21. 21. Anatomical classification of fractures Fractures Comminuted # : The bone is broken into many fragments. Stellate fracture: This # occurs in the flat bones of the skull and in the patella, where the fracture lines run in various directions from one point.
  23. 23. CLASSIFICATION PATHOLOGICAL • --- Tumors • --- Bone cysts • --- Osteomyelitis • --- Osteoporosis • --- Osteogenesis imperfecta • --- Rickets etc
  24. 24. AO/OTA Classification • Describing the fracture localization: bones and segments • 1Humerus • 2Radius/ulna • 3Femur • 4Tibia/fibula
  25. 25. AO/OTA Classification • The identification of the respective segment needs a little more consideration. Each long bone has three segments: • 1 Proximal end segment • 2 Diaphyseal segment • 3 Distal end segment
  26. 26. CLASSIFICATION Based on eponyms : • Colles’ # :: Dinner fork deformity • Monteggia # D/L :: # proximal 1/3 shaft ulna with dislocation of head of radius • Galeazzi # D/L :: # Distal 1/3 shaft Radius with dislocation of distal radioulnar joint • Jone’s # :: Avulsion # of base of 5th metatarsal • Green stick # :: unicortical # with bent bones in children
  27. 27. Anatomical classification of fractures Impacted fracture: This # where a vertical force drives the distal fragment of the fracture into the proximal fragment. Fracture Types Depressed fracture: This # occurs in the skull where a segment of bone gets depressed into the cranium.
  28. 28. Avulsion fracture: This is one, where a chip of bone is avulsed by the sudden and unexpected contraction of a powerful muscle from its point of insertion, Examples 1. ASIS Avulsion 2. JONE’S 5th MT base Avulsion Fracture Types Anatomical classification of fractures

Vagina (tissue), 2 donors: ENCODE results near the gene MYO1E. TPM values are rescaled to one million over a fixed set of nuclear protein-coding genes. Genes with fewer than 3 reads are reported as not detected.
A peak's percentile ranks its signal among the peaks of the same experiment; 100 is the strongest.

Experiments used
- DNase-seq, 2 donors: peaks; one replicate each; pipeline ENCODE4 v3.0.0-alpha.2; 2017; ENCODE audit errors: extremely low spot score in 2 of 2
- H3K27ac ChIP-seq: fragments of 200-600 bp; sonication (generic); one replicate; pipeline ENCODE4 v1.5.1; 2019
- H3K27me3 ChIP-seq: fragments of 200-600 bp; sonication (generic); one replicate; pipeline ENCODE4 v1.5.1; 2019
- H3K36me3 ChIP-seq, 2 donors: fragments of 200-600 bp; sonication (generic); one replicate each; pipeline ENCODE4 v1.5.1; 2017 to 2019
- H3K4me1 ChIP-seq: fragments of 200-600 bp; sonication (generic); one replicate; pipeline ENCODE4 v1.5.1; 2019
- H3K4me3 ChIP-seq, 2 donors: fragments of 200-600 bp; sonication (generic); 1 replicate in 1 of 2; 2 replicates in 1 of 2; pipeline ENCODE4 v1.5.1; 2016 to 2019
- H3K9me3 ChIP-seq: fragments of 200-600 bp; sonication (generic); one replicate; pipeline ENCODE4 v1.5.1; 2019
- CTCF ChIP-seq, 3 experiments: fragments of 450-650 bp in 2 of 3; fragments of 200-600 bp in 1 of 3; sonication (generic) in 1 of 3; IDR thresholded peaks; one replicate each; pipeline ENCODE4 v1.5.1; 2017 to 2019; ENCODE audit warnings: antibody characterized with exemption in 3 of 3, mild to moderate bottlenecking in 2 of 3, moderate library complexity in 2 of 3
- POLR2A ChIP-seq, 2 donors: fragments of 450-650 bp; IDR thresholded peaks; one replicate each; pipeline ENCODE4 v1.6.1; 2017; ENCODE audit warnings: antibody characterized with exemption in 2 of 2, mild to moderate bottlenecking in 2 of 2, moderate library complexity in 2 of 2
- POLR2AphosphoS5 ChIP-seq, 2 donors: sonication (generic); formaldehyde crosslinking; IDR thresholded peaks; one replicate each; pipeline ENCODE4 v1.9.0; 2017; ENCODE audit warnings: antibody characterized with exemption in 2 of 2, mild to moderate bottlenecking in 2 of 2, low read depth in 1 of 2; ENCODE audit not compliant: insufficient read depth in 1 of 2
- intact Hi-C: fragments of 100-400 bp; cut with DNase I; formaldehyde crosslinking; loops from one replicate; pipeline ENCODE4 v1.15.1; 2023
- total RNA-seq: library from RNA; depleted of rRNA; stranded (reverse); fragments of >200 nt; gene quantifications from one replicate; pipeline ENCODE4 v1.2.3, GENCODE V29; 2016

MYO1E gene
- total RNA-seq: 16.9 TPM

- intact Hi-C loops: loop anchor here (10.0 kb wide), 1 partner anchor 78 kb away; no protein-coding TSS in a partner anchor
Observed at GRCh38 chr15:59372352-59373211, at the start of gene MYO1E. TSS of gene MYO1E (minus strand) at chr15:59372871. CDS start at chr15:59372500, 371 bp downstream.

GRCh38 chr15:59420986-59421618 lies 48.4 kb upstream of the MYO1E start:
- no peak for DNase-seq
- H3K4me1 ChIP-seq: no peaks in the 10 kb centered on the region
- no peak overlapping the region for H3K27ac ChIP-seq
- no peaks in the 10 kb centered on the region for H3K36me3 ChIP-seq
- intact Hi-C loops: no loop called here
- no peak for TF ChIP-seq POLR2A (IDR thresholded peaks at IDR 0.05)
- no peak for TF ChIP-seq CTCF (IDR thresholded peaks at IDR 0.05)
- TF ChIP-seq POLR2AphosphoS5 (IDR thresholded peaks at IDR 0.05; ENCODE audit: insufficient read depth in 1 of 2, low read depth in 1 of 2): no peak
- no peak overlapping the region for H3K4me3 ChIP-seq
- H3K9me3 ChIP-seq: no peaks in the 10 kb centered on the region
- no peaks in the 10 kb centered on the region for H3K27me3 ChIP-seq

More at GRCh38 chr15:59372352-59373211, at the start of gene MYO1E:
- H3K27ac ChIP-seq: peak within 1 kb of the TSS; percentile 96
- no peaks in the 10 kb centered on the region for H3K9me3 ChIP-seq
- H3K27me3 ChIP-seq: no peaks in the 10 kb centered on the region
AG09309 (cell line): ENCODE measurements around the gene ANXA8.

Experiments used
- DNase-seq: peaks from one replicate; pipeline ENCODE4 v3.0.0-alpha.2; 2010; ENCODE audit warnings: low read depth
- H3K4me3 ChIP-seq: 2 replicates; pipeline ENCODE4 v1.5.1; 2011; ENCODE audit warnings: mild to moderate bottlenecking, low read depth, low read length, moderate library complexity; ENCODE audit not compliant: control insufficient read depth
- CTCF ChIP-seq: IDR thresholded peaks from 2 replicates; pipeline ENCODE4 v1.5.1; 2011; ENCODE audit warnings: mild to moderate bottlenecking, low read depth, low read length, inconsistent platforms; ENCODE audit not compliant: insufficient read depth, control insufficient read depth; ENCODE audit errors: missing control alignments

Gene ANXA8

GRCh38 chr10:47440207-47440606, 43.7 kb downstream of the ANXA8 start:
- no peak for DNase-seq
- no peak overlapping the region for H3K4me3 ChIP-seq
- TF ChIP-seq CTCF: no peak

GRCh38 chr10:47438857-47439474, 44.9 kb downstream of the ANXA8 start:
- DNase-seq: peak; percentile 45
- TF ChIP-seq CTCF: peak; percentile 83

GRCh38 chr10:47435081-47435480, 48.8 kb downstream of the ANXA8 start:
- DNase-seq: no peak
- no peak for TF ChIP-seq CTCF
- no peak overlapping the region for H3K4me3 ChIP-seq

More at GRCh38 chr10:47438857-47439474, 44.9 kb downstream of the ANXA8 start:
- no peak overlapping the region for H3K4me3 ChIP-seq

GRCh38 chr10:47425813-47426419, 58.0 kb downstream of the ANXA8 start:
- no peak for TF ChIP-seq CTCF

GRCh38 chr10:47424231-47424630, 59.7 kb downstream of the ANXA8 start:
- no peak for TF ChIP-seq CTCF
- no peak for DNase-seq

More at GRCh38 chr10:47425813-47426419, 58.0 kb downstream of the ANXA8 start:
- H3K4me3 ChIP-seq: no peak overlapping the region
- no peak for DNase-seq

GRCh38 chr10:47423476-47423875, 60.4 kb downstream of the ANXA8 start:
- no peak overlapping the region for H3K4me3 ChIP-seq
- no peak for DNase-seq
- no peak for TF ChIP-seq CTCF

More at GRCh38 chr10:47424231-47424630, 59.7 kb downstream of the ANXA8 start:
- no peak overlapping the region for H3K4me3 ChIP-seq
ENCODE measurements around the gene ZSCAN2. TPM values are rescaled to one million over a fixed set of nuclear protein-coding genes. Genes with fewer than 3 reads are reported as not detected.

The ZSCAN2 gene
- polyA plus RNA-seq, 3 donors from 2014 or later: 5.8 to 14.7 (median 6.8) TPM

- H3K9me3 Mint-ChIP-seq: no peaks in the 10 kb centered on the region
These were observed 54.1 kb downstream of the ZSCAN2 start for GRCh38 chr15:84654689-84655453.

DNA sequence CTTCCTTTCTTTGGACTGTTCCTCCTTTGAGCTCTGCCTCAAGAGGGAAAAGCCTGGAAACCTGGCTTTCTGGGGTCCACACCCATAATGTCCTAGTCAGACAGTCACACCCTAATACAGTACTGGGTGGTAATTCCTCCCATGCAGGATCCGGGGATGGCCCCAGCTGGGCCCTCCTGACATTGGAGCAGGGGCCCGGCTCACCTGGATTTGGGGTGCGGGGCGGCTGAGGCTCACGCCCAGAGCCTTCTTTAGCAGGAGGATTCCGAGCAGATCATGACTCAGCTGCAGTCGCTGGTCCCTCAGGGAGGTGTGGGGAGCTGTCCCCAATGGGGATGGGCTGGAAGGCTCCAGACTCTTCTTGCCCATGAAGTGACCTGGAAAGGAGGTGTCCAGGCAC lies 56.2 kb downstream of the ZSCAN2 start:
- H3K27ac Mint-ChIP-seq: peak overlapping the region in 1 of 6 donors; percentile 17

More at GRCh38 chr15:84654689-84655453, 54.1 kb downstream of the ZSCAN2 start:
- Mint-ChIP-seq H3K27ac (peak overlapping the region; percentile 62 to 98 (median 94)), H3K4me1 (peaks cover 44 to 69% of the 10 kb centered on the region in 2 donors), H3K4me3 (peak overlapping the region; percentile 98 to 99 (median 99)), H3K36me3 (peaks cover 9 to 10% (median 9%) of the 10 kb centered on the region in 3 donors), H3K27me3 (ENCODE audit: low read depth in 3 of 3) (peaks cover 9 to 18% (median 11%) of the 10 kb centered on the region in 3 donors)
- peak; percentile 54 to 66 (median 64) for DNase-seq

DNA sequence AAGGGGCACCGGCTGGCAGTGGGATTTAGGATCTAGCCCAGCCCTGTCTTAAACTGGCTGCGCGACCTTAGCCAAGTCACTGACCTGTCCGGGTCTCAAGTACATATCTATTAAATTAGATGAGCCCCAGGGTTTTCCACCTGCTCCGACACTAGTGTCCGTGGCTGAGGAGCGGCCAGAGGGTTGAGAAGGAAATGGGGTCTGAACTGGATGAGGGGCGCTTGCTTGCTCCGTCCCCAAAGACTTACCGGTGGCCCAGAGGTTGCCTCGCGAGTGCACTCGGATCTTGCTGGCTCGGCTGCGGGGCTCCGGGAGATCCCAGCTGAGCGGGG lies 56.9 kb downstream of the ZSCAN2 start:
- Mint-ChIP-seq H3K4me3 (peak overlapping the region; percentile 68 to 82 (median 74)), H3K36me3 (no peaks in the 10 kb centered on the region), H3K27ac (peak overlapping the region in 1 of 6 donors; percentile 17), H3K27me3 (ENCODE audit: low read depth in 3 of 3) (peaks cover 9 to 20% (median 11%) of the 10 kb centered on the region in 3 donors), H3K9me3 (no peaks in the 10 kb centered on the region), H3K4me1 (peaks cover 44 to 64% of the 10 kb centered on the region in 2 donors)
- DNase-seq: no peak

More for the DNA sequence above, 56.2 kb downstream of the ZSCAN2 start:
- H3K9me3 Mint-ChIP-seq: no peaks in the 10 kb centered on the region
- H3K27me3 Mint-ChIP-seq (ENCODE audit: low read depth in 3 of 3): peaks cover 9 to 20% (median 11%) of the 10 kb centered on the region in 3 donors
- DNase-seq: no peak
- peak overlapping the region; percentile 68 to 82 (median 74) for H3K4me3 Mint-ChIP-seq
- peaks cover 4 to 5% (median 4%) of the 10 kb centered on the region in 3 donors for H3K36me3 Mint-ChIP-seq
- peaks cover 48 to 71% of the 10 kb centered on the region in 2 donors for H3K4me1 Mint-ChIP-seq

29. 29. • Stress fracture : • It is a fracture occurring at a site in the bone subject to repeated minor stresses over a period of time. • Birth fracture: • It is a fracture in the new born children due to injury during birth
  30. 30. History of Fracture Classification • 18th & 19th century – History based on clinical appearance of limb alone Colles Fracture Dinner Fork Deformity
  31. 31. Salter-Harris Classification • Only used for pediatric fractures that involve the growth plate (physis) • Five types (I-V)
  32. 32. Salter-Harris type I fracture • Type I fracture is when there is a fracture across the physis with no metaphysial or epiphysial injury
  33. 33. Salter-Harris type II fracture • Type II fracture is when there is a fracture across the physis which extends into the metaphysis
  34. 34. Salter-Harris type III fracture • Type III fracture is when there is a fracture across the physis which extends into the epiphysis
  35. 35. Salter-Harris type IV fracture • Type IV fracture is when there is a fracture through metaphysis, physis, an d epiphysis
  36. 36. Salter-Harris type V fracture • Type V fracture is when there is a crush injury to the physis
  37. 37. What about CT scans & MRI ? • CT scanning can assist with fracture classification • Example: Sanders classification of calcaneal fractures
  38. 38. What is Dislocation? Joints Dislocation Is the total displacement of the articular end of a bone from the joint cavity. Subluxation : Is an incomplete displacement. Reduction : Is the restoration of the normal alignment of the bones. Classification: Dislocations are classified as follows: A. Congenital B. Traumatic C. Pathological D. Paralytic
  39. 39. PIP Joint Subluxation Elbow joint Dislocation. Dislocation & Subluxation (Sample Radiographs)
  40. 40. Thank You!